6. Jamie, I’m an older Dad and my youngest is now 23 but I do remember being in your shoes. Offended? Yeah maybe but we Christians are taught to turn the other cheek. The priest is first of all human and not a parent at that. Seems he wasn’t in the line when they were handing out tact and graciousness. A couple of thoughts: go to another Catholic church if one is nearby where the congregation and priests are happy to see families in church. Second, consider alternating masses with your wife until the kids can attend Mass and not distract said priest and any parishoners and maybe yourselves (this won’t be forever and take the non-fidgety ones with you or her). Third, sit toward the back so those who seem to feel inclined to monitor such things can’t see you. I have mixed feelings about cry rooms. On the one hand, as a nervous father I worried that I was distracting the rest of the congregation so they seemed like a good idea; on the other hand, the kids began to see tis room as a social opportunity with snacks and I am not sure I always got something out of being at Mass under those conditions. The bottom line is that you were not well treated and that if there are certain needs they were not communicated graciously and the fixes that might be helpful were not communicated. Hang in there. We are all the Body of Christ but not all of us are particularly pretty or perfect. Mark

  7. I have had similar experiences, because my son has a sensory disorder and it affects him a lot in church. I had a really bad experience in church this Sunday and know how you are feeling. My son is 10. I pray about it. Pray is how we fight everything. All I can say is find a more family friendly church, or a pastor and priest that understands how you feel. I would talk to the pastor first and pray.

  8. Jamie,
    I would encourage you to stay at the parish where you have attended for 6 years. This is a very good way to teach your children that when things are difficult, it’s important to try to work the situation out rather than taking off. I also encourage you to meet with your pastor and go over the incident with him privately. This is the kind of thing that St. Paul was talking about when he told us to speak to our brothers in love when they are acting in an unchristian way. You shouldn’t berate him, but rather explain the situation from your point of view. Tell him that you have thought of leaving the parish over this. He may not realize the impact that his comment made. Above all, pray for him.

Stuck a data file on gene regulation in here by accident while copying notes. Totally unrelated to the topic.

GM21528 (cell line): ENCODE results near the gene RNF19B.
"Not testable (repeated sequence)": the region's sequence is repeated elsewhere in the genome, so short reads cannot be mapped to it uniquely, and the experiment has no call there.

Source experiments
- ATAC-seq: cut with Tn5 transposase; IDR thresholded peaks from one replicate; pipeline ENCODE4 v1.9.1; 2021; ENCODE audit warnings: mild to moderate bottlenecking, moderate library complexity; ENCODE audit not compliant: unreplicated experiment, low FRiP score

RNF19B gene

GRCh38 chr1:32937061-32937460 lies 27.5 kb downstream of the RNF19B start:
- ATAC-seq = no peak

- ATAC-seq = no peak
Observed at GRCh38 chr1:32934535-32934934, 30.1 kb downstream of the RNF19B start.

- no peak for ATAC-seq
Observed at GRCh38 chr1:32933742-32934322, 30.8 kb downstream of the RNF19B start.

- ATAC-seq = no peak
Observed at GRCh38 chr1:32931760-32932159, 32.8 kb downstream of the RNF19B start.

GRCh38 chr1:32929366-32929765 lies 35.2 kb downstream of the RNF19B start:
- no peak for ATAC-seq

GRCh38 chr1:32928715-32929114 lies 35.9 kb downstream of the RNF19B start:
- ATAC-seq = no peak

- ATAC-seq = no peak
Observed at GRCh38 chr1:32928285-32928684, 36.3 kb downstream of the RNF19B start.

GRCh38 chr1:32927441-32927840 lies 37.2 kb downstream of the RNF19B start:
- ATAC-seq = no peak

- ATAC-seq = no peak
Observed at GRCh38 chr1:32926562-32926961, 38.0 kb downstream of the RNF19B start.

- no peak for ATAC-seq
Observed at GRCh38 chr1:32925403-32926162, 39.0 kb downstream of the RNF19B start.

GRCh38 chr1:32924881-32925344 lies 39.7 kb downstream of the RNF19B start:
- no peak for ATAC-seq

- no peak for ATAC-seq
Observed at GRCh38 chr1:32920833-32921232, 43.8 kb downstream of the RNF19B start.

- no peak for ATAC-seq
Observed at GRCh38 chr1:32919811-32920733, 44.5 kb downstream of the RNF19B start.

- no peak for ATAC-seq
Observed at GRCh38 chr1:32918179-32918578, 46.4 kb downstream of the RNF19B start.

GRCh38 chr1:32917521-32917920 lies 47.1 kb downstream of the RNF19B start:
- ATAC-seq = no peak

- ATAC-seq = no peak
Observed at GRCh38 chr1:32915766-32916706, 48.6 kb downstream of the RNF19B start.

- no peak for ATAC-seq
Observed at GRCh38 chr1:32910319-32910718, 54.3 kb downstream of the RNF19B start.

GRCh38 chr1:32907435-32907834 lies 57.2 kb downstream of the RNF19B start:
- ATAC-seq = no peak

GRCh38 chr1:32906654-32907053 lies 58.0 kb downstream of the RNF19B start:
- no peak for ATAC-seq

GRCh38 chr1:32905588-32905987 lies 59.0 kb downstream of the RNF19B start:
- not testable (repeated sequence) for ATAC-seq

We have five children, and we have gone the divide and conquer route in the past. There is an age when children are simply unable to understand the concept of being quiet for over an hour and you are (for a very short time) really beating your head against a wall trying to teach them what they can’t understand. But this only lasts a short time, a year or two at most, and then they will be able to attend Mass with you and learn the way to behave. That being said, I realize there are lots of people who disagree and want to bring the family to Mass all together. I absolutely welcome those families at our parish. I never mind an active toddler in Mass as long as I can see that his/her parents are engaged with him/her and are doing their best, not ignoring the problem. We are a community and a parish family, and your parish is part of your family. I will pray that you are able to stay there. Blessings.

Leave A Reply

Notify me of followup comments via e-mail. You can also subscribe without commenting.